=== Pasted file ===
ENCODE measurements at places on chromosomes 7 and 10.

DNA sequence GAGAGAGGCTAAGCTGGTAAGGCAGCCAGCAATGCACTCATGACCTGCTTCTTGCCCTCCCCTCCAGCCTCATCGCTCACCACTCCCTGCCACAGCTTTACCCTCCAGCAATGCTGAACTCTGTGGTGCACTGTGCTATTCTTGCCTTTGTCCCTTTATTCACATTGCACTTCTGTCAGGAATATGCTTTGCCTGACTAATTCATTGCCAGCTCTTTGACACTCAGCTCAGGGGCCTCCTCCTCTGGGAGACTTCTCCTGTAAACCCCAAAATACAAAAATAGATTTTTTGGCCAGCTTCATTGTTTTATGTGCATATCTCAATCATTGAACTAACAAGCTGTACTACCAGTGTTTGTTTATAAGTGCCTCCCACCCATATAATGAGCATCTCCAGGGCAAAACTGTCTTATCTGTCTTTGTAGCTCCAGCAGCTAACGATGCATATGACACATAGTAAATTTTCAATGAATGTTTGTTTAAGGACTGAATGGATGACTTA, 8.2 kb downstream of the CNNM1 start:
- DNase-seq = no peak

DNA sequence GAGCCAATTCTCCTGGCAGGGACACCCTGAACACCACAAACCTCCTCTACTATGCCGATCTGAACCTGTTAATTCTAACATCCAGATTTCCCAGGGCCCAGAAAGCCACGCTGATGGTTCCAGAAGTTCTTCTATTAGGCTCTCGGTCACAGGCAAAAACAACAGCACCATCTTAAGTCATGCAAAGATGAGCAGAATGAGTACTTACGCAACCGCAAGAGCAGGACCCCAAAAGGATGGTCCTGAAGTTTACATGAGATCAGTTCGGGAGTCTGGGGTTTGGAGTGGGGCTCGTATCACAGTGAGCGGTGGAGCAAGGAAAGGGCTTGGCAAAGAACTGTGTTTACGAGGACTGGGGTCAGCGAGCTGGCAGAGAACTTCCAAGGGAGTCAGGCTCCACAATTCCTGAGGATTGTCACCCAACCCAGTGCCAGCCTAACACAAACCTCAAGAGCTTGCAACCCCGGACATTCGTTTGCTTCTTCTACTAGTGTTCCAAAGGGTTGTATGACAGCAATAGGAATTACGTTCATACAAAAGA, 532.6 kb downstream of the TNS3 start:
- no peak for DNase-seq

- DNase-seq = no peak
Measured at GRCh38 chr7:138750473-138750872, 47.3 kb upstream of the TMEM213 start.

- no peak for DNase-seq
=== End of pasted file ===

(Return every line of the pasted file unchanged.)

ENCODE measurements at places on chromosomes 7 and 10.

DNA sequence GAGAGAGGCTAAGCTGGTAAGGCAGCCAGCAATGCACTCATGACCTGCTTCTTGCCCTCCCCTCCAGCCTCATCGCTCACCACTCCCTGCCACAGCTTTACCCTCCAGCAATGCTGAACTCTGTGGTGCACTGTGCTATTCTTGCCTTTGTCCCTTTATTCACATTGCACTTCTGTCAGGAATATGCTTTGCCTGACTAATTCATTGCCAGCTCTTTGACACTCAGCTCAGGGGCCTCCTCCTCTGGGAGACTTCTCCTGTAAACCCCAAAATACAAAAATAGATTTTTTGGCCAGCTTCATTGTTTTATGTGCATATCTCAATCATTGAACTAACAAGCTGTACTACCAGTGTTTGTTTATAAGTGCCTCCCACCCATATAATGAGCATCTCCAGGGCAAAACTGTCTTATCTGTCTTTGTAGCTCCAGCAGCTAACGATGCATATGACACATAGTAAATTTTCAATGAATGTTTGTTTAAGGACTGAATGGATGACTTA, 8.2 kb downstream of the CNNM1 start:
- DNase-seq = no peak

DNA sequence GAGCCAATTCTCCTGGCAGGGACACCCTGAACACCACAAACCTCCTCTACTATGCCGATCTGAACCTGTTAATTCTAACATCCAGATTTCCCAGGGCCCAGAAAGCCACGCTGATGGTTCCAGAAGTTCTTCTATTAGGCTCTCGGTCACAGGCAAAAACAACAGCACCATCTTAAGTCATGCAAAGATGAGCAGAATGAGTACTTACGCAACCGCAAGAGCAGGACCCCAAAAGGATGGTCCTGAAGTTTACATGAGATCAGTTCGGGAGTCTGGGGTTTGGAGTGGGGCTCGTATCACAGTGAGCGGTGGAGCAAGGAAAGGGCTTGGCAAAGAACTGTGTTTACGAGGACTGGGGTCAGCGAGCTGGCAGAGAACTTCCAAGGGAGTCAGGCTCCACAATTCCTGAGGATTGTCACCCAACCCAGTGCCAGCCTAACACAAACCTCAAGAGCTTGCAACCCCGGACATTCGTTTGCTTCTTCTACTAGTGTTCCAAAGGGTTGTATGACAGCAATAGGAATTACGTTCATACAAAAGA, 532.6 kb downstream of the TNS3 start:
- no peak for DNase-seq

- DNase-seq = no peak
Measured at GRCh38 chr7:138750473-138750872, 47.3 kb upstream of the TMEM213 start.

- no peak for DNase-seq